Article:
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I want to know whether a disk is a solid-state drive or hard disk.

lshw is not installed. I do yum install lshw and it says there is no package named lshw. I do not know which version of http://pkgs.repoforge.org/lshw/ is suitable for my CentOS.

I search the net and there is nothing that explain how to know whether a drive is SSD or HDD. Should I just format them first?

Result of fdisk -l:

Disk /dev/sda: 120.0 GB, 120034123776 bytes
255 heads, 63 sectors/track, 14593 cylinders
Units = cylinders of 16065 * 512 = 8225280 bytes
Sector size (logical/physical): 512 bytes / 512 bytes
I/O size (minimum/optimal): 512 bytes / 512 bytes
Disk identifier: 0x00074f7d

   Device Boot      Start         End      Blocks   Id  System
/dev/sda1   *           1          14      103424   83  Linux
Partition 1 does not end on cylinder boundary.
/dev/sda2              14         536     4194304   82  Linux swap / Solaris
Partition 2 does not end on cylinder boundary.
/dev/sda3             536       14594   112921600   83  Linux

Disk /dev/sdc: 120.0 GB, 120034123776 bytes
255 heads, 63 sectors/track, 14593 cylinders
Units = cylinders of 16065 * 512 = 8225280 bytes
Sector size (logical/physical): 512 bytes / 512 bytes
I/O size (minimum/optimal): 512 bytes / 512 bytes
Disk identifier: 0x00000000


Disk /dev/sdb: 128.0 GB, 128035676160 bytes
255 heads, 63 sectors/track, 15566 cylinders
Units = cylinders of 16065 * 512 = 8225280 bytes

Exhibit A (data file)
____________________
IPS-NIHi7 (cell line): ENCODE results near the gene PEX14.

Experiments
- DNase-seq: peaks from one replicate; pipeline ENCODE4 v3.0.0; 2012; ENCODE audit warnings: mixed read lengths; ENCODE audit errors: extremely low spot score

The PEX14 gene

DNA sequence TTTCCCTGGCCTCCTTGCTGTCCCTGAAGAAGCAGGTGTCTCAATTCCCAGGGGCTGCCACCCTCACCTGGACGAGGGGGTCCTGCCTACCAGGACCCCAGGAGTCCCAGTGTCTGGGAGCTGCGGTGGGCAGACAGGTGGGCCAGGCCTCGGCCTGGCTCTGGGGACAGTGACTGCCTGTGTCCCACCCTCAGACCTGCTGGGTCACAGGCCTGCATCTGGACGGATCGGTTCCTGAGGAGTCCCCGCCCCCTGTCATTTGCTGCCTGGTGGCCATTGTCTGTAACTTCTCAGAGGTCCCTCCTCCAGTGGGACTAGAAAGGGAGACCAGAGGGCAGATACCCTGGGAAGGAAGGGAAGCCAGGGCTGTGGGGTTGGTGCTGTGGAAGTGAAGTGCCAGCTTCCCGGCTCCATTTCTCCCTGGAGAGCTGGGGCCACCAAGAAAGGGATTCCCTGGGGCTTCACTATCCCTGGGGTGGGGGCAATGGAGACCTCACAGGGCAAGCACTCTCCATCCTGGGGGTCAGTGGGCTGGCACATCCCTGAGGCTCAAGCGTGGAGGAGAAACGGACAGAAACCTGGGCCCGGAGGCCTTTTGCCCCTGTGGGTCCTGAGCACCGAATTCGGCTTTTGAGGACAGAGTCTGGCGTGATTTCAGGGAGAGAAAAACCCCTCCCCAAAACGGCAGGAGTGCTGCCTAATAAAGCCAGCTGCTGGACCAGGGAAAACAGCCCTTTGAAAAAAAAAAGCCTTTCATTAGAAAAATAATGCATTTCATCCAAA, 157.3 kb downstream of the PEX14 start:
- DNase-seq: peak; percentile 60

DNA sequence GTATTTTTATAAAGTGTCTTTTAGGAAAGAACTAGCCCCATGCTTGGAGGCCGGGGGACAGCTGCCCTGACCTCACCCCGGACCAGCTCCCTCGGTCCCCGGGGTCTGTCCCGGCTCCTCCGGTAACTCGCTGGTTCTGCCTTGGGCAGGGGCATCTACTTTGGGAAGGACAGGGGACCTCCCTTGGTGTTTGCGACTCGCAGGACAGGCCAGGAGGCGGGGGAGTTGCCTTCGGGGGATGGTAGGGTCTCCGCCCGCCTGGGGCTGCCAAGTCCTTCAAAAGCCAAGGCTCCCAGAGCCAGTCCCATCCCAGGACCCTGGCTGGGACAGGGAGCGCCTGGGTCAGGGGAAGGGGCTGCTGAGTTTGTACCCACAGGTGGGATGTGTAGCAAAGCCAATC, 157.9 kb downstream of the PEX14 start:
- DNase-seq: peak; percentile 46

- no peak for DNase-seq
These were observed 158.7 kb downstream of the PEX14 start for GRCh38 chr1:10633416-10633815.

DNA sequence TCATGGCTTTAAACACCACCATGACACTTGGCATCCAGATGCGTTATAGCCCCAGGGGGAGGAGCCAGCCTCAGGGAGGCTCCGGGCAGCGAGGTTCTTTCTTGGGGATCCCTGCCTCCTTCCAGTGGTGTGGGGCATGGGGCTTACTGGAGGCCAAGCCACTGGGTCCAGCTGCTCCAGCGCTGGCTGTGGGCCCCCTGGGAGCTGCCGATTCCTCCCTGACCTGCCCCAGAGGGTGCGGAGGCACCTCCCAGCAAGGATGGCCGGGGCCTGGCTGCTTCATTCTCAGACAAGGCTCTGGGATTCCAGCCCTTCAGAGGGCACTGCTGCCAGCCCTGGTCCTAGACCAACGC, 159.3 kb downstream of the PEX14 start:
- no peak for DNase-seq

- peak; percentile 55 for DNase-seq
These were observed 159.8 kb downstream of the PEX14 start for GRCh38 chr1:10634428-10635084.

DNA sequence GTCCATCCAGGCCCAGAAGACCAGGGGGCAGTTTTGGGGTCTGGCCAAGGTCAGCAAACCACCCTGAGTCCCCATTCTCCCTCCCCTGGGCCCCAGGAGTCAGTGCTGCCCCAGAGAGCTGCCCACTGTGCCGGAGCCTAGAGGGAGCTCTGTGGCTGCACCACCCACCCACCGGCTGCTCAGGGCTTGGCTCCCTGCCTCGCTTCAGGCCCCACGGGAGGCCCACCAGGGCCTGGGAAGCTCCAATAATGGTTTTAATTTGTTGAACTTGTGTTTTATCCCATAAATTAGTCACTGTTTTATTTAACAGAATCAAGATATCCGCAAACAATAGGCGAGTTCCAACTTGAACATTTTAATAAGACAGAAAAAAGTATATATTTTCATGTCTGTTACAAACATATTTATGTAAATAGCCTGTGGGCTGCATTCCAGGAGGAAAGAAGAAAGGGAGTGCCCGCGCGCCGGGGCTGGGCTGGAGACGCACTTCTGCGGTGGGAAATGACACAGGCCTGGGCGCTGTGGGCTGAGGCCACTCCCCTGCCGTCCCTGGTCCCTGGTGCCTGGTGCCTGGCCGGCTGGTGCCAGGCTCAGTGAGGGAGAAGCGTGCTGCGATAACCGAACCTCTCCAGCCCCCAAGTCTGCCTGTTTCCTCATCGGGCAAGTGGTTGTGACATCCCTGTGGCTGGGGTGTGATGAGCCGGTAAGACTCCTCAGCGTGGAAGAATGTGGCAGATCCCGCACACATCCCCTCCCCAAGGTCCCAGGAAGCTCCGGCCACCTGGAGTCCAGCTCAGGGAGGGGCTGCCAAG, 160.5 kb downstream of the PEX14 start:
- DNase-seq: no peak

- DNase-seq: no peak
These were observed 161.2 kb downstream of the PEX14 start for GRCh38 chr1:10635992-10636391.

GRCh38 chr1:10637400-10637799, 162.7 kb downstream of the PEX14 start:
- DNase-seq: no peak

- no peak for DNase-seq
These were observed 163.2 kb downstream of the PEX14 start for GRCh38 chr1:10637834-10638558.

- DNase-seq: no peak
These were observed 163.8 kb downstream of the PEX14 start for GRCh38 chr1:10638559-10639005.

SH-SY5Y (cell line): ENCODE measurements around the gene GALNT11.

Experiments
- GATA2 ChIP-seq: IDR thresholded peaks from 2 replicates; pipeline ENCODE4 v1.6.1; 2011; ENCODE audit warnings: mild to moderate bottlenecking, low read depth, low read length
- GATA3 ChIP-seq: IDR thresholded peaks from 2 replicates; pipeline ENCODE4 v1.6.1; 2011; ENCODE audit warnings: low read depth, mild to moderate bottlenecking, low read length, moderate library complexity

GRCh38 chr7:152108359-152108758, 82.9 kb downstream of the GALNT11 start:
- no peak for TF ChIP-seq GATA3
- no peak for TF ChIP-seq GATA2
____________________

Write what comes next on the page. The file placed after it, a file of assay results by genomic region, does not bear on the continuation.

Sector size (logical/physical): 512 bytes / 512 bytes
I/O size (minimum/optimal): 512 bytes / 512 bytes
Disk identifier: 0x00000000


Disk /dev/sdd: 480.1 GB, 480103981056 bytes
255 heads, 63 sectors/track, 58369 cylinders
Units = cylinders of 16065 * 512 = 8225280 bytes
Sector size (logical/physical): 512 bytes / 512 bytes
I/O size (minimum/optimal): 512 bytes / 512 bytes
Disk identifier: 0x00000000
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1  
If this really is a SSD you might want to reformat it to align the erase blocks with the partitions. –  symcbean Feb 21 '13 at 13:58
    
SATA (Serial ATA) refers to the connection type of the drive, and does not imply that it is a Hard Disk Drive (HDD). SSDs can simultaneously be SATA, so I'm suggesting an edit to the title. –  SpellingD Feb 21 '13 at 17:10

3 Answers 3

up vote 44 down vote accepted

Linux automatically detects SSD, and since kernel version 2.6.29, you may verify sda with:

cat /sys/block/sda/queue/rotational

You should get 1 for hard disks and 0 for a SSD.

See this answer for more information...

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1  
On Stackoverflow somebody found this sys-info didn't work. –  PythoNic Jul 23 at 10:55
    
@Totor I have got two disk, how can I find out which one is ssd? –  user11498 Aug 5 at 6:42
1  
@user11498 replace sda by sdb and see which one is SSD... –  Totor Aug 5 at 14:04
    
@PythoNic please file a kernel bug report about this. –  Totor Sep 4 at 12:58
    
@totor Better add this comment on the other post. I don't know his/her kernel version :) –  PythoNic Sep 4 at 13:21

Use smartctl to retrieve vendor information,

sudo smartctl -a /dev/sdb

If you see a line like this,

Rotation Rate: Solid State Device

That would be a SSD drive.

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check cat /proc/scsi/scsi. there you should see the exact model of your disk. then you just google the model to find info about it.

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1  
dmesg will contain the same info. dmesg | grep -i -e scsi -e ata –  mtm Feb 21 '13 at 9:41

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